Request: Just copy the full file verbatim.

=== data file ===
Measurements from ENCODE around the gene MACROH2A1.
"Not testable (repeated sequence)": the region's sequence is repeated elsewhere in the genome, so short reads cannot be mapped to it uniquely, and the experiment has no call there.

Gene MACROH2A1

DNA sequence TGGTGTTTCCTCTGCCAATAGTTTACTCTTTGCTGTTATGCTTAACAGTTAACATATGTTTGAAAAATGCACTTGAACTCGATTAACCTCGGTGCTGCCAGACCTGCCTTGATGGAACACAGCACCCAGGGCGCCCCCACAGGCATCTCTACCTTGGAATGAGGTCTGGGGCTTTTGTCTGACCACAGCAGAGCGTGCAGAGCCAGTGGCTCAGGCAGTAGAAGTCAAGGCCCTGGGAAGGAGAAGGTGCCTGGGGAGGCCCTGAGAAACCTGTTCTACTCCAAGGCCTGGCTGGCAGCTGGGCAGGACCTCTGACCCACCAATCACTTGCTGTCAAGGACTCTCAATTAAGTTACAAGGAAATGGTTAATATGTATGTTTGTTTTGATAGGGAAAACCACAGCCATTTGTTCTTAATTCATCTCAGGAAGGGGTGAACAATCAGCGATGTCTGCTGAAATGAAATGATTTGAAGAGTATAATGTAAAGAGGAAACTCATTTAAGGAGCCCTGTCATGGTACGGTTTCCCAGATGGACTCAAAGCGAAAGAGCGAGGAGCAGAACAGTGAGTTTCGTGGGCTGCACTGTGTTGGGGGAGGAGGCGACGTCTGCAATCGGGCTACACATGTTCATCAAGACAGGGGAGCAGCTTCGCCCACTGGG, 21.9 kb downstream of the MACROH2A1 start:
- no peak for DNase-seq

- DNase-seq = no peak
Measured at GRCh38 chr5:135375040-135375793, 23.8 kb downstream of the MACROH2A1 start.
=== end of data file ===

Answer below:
Measurements from ENCODE around the gene MACROH2A1.
"Not testable (repeated sequence)": the region's sequence is repeated elsewhere in the genome, so short reads cannot be mapped to it uniquely, and the experiment has no call there.

Gene MACROH2A1

DNA sequence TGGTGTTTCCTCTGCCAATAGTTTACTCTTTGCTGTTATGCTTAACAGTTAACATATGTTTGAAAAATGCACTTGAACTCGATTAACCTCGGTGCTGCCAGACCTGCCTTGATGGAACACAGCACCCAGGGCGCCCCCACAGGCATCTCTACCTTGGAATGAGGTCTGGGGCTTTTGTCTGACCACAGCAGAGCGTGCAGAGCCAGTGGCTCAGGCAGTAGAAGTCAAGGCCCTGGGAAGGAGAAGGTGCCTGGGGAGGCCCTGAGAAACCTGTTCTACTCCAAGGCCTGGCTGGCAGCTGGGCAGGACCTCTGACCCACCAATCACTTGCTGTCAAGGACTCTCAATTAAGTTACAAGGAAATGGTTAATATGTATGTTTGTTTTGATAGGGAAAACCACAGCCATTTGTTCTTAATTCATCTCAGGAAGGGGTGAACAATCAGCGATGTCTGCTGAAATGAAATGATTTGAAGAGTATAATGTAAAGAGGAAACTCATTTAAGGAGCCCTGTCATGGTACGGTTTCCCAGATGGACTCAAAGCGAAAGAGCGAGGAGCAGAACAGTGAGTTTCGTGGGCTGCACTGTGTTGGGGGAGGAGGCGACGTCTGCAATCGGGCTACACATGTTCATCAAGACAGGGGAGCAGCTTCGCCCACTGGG, 21.9 kb downstream of the MACROH2A1 start:
- no peak for DNase-seq

- DNase-seq = no peak
Measured at GRCh38 chr5:135375040-135375793, 23.8 kb downstream of the MACROH2A1 start.